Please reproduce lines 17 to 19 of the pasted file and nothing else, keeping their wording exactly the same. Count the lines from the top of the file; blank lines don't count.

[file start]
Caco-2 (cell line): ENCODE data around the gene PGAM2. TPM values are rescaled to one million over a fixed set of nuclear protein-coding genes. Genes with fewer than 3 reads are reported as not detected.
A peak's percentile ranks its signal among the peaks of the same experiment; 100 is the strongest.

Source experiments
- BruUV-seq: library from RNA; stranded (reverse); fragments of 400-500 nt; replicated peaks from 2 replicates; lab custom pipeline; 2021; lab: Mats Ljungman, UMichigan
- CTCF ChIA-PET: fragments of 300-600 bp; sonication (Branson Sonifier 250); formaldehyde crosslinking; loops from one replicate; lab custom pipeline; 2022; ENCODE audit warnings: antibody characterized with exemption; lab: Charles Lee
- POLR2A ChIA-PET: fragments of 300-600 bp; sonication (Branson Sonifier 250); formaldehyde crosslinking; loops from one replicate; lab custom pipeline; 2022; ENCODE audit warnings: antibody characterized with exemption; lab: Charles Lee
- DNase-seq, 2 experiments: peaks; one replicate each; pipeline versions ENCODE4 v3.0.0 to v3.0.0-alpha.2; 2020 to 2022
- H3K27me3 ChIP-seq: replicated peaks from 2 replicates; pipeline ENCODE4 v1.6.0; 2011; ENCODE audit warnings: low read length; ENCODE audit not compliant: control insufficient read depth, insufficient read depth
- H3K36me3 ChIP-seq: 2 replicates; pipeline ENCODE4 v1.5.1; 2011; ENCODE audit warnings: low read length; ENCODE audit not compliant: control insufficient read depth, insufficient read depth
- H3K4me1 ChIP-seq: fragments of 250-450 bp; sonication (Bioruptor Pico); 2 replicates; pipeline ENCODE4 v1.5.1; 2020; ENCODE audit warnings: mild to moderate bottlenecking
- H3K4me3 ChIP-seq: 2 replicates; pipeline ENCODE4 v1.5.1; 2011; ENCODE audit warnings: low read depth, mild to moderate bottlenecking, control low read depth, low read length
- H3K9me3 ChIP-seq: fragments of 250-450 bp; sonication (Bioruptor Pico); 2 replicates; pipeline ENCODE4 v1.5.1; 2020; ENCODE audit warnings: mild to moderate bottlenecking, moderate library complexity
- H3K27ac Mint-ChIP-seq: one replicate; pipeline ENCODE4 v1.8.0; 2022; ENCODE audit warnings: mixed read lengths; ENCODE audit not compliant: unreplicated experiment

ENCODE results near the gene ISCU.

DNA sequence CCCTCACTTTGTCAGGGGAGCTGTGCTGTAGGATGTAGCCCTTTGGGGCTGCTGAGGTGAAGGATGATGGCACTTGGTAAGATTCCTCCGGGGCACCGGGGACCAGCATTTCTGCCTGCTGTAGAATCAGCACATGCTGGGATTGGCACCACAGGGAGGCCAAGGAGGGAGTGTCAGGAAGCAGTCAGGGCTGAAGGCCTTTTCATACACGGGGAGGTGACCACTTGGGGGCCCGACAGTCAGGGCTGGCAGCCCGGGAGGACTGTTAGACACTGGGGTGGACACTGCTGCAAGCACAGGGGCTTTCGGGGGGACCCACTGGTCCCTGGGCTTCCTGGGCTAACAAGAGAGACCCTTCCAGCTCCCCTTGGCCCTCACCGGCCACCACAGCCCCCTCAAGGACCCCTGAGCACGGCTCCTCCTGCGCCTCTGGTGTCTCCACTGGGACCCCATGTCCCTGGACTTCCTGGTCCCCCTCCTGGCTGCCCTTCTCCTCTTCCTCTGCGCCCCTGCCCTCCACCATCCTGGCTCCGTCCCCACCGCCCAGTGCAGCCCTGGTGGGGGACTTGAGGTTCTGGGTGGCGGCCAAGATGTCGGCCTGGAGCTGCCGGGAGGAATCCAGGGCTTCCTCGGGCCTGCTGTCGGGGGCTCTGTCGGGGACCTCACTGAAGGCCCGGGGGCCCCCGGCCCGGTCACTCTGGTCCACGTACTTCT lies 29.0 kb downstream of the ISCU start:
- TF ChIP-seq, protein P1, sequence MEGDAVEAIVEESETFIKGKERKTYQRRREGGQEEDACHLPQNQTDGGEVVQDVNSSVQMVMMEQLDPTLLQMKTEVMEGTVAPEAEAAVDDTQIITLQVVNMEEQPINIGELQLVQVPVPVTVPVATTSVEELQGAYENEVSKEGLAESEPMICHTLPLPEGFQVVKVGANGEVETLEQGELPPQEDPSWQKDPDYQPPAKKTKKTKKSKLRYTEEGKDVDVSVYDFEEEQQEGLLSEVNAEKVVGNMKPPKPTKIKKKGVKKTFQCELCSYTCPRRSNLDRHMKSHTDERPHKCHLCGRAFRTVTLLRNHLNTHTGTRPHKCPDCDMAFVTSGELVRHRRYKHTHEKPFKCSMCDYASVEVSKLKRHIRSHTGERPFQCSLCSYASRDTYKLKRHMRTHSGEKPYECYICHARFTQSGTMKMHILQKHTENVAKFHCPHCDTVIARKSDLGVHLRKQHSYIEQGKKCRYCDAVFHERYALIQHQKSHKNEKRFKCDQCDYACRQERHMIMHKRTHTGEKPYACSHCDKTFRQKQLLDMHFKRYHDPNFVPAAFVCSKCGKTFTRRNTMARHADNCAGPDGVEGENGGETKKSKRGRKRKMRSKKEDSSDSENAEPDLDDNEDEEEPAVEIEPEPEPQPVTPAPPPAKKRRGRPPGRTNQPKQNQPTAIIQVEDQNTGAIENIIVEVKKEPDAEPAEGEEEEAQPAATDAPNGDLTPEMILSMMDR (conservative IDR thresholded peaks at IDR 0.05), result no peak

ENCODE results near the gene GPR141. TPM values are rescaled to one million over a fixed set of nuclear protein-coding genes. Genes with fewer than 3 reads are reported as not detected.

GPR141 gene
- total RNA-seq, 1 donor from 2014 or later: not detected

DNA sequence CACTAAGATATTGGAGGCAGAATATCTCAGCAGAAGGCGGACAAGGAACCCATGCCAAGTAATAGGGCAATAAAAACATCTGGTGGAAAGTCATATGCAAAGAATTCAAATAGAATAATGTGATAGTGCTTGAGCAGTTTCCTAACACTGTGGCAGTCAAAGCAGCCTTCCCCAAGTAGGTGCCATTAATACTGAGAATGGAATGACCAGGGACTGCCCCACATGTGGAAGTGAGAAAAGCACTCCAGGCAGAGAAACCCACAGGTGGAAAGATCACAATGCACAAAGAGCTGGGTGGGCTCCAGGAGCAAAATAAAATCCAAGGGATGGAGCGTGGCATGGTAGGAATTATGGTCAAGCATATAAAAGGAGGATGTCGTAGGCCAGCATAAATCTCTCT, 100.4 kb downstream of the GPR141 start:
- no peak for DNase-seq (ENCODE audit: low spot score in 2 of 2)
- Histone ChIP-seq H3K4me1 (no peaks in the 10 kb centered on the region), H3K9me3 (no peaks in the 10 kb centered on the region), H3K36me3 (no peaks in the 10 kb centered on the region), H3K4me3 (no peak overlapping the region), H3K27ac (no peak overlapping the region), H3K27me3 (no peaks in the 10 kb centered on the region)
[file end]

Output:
ENCODE results near the gene GPR141. TPM values are rescaled to one million over a fixed set of nuclear protein-coding genes. Genes with fewer than 3 reads are reported as not detected.

GPR141 gene
- total RNA-seq, 1 donor from 2014 or later: not detected